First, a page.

Schizoaffective Disorder Medications
Schizoaffective disorder is difficult to diagnose because it includes elements of both schizophrenia and a major mood disorder. Consequently, treating it requires a multifaceted approach as well. Because it involves the occurrence of psychotic symptoms, there’s a need for medication as part of the treatment plan. At URP Behavioral Health, the inpatient treatment program includes evidence-based and holistic therapies in combination with medication.
Each medication plays a different role in managing schizoaffective disorder symptoms. The main classes are antipsychotics, antidepressants, and mood stabilizers.
Antipsychotics are the first type of medications that are prescribed when you receive a diagnosis of schizoaffective disorder. Although they don’t cure psychotic symptoms like hallucinations or delusions, they help you control them, which reduces stress. When you’re able to manage these symptoms, you become more responsive to other types of therapy.
There are two types of antipsychotics, and the type you receive will depend on your symptoms.
Research indicates that psychotic symptoms occur as a result of excessive D2-receptor stimulation. It suggests higher levels of phasic activity among dopaminergic neurons in the subcortex. Another study states that according to the ‘original dopamine hypothesis,’ schizophrenic symptoms are the result of hyperactive dopamine transmission. Therefore, typical antipsychotics, also known as first-generation antipsychotics, work by inhibiting dopaminergic neurotransmission.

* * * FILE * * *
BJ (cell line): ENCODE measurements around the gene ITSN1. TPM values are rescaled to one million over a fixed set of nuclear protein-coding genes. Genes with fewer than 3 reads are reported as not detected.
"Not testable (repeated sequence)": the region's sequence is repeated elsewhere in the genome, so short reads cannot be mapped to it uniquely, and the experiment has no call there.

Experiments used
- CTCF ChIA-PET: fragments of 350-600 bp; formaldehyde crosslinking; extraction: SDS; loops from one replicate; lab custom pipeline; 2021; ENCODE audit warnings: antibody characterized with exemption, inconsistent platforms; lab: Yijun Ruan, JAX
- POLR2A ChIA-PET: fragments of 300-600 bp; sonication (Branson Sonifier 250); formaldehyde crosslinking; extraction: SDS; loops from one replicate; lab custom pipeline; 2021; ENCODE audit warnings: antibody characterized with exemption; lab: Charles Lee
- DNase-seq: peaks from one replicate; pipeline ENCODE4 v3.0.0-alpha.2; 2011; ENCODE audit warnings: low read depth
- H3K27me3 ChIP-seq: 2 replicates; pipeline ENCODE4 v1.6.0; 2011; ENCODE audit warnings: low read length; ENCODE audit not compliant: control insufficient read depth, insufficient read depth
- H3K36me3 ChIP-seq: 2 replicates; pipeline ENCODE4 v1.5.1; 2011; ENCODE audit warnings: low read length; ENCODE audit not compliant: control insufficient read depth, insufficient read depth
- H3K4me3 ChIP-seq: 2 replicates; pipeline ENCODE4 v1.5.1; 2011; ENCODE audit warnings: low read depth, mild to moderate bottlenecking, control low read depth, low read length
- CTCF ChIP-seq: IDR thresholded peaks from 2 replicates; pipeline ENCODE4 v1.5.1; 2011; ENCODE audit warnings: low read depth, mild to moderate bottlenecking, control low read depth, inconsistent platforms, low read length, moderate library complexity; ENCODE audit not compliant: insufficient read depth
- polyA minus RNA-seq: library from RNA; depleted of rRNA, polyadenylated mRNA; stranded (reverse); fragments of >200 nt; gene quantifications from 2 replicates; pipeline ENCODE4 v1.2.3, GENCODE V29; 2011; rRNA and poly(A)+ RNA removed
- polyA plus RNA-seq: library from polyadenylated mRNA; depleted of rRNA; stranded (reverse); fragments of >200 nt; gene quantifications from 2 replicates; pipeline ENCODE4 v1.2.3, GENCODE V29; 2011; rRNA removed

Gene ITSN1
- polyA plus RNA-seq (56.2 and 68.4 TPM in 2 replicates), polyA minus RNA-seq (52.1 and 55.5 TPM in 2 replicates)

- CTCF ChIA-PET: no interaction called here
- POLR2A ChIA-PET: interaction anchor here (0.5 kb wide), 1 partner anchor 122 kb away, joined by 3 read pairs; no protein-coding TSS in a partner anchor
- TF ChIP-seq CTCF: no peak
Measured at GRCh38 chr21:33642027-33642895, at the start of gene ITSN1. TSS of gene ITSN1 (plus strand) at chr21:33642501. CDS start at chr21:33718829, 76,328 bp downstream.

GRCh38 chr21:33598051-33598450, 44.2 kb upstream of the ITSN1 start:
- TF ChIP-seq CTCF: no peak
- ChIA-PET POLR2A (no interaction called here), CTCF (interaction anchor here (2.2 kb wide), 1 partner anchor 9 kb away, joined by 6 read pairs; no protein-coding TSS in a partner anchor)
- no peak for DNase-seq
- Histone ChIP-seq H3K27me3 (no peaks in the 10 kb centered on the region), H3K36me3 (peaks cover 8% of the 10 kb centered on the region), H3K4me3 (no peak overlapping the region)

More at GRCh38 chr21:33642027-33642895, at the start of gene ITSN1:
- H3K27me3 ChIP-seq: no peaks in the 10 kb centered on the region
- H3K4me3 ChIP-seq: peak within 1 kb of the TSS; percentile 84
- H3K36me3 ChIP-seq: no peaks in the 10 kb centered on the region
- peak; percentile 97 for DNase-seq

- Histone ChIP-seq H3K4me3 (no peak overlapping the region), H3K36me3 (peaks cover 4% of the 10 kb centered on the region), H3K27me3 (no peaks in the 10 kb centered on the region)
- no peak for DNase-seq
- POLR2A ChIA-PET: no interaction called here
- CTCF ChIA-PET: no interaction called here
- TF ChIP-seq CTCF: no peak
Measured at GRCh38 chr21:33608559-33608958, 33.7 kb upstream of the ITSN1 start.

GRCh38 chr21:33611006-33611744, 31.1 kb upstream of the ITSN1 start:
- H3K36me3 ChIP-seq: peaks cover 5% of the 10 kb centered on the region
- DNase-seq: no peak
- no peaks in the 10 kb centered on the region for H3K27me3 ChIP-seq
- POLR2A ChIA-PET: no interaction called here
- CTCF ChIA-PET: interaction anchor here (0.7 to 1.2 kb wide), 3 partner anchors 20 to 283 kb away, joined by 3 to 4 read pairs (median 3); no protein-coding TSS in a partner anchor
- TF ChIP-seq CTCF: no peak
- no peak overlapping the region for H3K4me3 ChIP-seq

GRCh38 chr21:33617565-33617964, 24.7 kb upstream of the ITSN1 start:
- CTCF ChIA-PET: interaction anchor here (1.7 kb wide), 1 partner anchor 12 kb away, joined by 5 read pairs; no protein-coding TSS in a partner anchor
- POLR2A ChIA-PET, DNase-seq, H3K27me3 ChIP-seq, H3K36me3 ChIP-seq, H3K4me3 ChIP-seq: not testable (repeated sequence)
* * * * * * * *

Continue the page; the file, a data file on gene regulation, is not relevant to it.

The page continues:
Some of the common drugs that fall under this category include dibenzoxazepines, butyrophenones, and phenothiazines. These medications are associated with some side effects, such as insomnia, dizziness, confusion, and sedation. Some people also experience extrapyramidal symptoms like bradykinesia (slowed movement), dyskinesia (involuntary and erratic movements), dystonia (involuntary muscle spasms and contractions), and akathisia (the inability to stay still).
A common feature between typical and atypical antipsychotics is that they work by blocking dopaminergic neurotransmission, i.e., blocking the D2 receptor. Second-generation antipsychotics have the additional effect of blocking serotonin receptors. That’s because serotonin dysregulation could be a potential reason for negative symptoms that are part of the schizophrenic criteria. It also contributes to feelings of depression that commonly occur in people with psychotic disorders.
Therefore, atypical antipsychotics help alleviate both positive and negative symptoms. Keep in mind that positive symptoms refer to the changes in perception that are added to your experience, such as hallucinations and delusions. Meanwhile, negative symptoms refer to the lessening of normal functions related to motivation and verbal sociability.
Although atypical antipsychotics are becoming more common, they do have some side effects. The difference is that they have a lower risk of neurological side effects, as most of the SEs are metabolic, such as weight gain and hyperglycemia.
This class of medications works by balancing the levels of neurotransmitters, which have an impact on mood and emotions. Early studies on these medications show that people who experienced improved moods faced changes in the levels of monoamines. Thus, healthcare professionals recommended the chemical imbalance theory, according to which insufficient monoamines cause depressive symptoms.